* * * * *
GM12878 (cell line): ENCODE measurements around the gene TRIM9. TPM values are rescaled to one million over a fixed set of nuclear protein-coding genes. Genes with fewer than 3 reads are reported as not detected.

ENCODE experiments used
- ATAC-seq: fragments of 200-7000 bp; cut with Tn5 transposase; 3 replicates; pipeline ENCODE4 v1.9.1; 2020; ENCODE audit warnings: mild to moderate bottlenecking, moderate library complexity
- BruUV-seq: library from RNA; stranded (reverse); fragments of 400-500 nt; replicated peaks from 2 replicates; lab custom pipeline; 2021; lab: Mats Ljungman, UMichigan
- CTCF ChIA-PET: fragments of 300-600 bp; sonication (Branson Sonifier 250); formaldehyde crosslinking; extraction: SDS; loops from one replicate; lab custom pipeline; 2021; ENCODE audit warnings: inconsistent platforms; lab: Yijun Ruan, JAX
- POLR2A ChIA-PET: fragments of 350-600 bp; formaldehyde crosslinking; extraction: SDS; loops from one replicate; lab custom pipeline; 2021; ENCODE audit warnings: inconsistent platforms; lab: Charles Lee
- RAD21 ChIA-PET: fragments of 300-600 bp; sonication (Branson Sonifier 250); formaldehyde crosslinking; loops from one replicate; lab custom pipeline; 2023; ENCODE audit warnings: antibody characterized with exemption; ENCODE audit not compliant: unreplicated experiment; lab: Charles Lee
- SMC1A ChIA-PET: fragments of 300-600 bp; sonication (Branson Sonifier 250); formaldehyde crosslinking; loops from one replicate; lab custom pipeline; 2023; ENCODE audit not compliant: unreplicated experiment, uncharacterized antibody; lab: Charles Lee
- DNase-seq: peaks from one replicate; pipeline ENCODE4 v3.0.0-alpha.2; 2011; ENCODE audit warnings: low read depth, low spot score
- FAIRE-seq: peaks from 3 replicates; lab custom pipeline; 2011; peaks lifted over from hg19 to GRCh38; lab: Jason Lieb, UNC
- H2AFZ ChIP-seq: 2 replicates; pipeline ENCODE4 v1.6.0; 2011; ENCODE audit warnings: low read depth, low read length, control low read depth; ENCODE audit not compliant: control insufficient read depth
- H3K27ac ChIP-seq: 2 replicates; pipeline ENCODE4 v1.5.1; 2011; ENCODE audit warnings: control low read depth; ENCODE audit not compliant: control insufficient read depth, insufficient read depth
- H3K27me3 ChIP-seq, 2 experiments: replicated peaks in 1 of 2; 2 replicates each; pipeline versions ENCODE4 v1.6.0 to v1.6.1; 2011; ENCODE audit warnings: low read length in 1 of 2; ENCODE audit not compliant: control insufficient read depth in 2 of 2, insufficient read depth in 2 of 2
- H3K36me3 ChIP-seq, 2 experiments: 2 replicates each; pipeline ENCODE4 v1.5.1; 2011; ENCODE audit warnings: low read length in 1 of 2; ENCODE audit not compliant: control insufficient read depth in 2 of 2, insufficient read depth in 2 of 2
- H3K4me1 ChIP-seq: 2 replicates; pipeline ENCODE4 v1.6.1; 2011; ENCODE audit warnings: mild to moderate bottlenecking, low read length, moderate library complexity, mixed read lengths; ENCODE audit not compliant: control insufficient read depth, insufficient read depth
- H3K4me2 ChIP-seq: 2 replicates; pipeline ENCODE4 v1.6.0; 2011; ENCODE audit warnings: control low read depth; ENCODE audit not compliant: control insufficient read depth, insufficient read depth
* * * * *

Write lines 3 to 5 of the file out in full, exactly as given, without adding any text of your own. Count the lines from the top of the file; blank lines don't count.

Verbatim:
- ATAC-seq: fragments of 200-7000 bp; cut with Tn5 transposase; 3 replicates; pipeline ENCODE4 v1.9.1; 2020; ENCODE audit warnings: mild to moderate bottlenecking, moderate library complexity
- BruUV-seq: library from RNA; stranded (reverse); fragments of 400-500 nt; replicated peaks from 2 replicates; lab custom pipeline; 2021; lab: Mats Ljungman, UMichigan
- CTCF ChIA-PET: fragments of 300-600 bp; sonication (Branson Sonifier 250); formaldehyde crosslinking; extraction: SDS; loops from one replicate; lab custom pipeline; 2021; ENCODE audit warnings: inconsistent platforms; lab: Yijun Ruan, JAX